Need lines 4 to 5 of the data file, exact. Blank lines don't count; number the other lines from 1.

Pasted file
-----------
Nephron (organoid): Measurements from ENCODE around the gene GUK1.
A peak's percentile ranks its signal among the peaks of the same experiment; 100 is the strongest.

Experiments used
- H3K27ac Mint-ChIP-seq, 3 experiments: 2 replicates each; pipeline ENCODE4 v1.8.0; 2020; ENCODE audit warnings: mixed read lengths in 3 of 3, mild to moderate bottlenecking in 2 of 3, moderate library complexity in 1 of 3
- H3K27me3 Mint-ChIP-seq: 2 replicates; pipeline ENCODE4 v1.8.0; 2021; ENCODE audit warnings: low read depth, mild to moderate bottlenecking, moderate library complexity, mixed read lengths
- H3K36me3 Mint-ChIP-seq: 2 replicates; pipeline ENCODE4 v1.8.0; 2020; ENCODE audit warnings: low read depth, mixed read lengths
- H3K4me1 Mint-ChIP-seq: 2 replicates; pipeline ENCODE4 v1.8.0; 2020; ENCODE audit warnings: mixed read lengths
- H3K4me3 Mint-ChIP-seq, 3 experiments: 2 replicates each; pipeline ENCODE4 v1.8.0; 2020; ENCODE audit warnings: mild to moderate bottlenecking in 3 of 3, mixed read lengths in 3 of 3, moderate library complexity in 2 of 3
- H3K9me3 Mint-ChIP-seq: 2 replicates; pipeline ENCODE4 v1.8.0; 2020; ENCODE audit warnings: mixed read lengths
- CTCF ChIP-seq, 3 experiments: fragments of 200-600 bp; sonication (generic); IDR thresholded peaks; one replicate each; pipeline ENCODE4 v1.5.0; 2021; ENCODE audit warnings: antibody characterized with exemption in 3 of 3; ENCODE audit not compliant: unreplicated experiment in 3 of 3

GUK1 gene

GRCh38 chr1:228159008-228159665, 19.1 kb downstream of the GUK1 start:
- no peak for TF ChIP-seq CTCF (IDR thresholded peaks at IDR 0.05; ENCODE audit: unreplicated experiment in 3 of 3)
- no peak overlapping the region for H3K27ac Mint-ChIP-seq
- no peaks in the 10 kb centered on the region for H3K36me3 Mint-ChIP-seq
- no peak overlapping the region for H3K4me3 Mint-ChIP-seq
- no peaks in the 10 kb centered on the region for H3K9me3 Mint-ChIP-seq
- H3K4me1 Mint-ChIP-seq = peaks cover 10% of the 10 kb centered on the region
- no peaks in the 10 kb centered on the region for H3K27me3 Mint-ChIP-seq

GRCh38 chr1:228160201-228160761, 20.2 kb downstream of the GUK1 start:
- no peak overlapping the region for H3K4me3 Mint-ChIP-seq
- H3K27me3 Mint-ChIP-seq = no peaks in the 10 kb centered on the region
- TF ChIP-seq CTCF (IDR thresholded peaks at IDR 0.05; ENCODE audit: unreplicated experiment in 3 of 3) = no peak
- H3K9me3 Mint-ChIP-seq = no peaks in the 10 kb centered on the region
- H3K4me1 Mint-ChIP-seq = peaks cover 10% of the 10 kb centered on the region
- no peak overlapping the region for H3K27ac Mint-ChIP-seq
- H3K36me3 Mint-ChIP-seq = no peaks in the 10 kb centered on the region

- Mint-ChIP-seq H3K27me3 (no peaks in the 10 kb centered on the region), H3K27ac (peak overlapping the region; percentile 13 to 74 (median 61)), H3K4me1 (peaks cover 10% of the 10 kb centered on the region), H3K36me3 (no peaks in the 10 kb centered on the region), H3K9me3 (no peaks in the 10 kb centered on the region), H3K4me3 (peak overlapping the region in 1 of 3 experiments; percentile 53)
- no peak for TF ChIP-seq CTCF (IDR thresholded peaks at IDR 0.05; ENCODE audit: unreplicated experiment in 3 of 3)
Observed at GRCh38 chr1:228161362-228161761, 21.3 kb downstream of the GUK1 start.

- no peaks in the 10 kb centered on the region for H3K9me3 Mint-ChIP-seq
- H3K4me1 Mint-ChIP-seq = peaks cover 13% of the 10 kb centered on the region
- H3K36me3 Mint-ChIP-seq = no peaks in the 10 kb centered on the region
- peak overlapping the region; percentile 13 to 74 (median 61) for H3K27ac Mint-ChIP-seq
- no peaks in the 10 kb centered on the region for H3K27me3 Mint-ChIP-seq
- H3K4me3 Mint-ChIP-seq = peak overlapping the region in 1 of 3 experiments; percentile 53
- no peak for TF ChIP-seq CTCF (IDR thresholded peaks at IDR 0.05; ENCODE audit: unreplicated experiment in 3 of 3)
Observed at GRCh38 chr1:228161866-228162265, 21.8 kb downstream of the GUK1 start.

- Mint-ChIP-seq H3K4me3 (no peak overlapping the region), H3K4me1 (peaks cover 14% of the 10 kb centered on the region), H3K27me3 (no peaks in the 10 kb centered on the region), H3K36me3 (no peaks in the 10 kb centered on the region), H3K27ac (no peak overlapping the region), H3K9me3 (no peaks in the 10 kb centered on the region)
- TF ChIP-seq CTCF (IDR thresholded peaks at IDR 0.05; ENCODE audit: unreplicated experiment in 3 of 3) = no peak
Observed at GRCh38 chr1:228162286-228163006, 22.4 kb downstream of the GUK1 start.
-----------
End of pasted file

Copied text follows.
- H3K27ac Mint-ChIP-seq, 3 experiments: 2 replicates each; pipeline ENCODE4 v1.8.0; 2020; ENCODE audit warnings: mixed read lengths in 3 of 3, mild to moderate bottlenecking in 2 of 3, moderate library complexity in 1 of 3
- H3K27me3 Mint-ChIP-seq: 2 replicates; pipeline ENCODE4 v1.8.0; 2021; ENCODE audit warnings: low read depth, mild to moderate bottlenecking, moderate library complexity, mixed read lengths